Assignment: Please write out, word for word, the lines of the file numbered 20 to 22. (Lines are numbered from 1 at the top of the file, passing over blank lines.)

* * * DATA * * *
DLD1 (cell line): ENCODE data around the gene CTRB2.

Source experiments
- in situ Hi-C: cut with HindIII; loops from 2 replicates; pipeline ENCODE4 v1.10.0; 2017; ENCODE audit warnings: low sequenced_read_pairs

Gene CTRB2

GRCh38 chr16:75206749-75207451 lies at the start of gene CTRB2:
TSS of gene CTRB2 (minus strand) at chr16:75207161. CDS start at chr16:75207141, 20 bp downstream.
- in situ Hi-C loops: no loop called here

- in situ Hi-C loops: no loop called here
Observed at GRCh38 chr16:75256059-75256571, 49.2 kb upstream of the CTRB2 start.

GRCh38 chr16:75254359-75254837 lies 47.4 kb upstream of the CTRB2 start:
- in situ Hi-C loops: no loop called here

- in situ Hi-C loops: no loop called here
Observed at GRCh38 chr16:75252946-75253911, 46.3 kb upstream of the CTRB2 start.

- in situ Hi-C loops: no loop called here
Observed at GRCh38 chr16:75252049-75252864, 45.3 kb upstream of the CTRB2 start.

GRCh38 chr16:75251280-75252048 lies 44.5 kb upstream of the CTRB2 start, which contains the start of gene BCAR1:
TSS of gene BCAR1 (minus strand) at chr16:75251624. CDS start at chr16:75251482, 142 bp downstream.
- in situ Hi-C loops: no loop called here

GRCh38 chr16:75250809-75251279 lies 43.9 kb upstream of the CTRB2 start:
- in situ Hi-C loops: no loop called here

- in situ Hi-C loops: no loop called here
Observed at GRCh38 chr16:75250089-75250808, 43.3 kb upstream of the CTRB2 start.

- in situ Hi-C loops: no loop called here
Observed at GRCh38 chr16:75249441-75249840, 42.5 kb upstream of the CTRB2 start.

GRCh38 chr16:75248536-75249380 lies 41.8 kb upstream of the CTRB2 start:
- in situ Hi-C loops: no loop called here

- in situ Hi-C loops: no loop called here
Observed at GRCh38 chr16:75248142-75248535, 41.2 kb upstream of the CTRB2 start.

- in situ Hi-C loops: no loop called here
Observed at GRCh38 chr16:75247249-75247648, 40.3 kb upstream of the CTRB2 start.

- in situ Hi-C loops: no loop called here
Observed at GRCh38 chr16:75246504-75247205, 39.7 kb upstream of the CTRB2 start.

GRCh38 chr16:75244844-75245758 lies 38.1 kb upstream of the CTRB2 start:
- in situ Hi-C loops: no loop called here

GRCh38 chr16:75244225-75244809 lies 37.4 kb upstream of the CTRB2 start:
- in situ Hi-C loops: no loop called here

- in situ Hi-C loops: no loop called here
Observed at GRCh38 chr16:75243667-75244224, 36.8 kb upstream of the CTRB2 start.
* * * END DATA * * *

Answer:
- in situ Hi-C loops: no loop called here

- in situ Hi-C loops: no loop called here
Observed at GRCh38 chr16:75250089-75250808, 43.3 kb upstream of the CTRB2 start.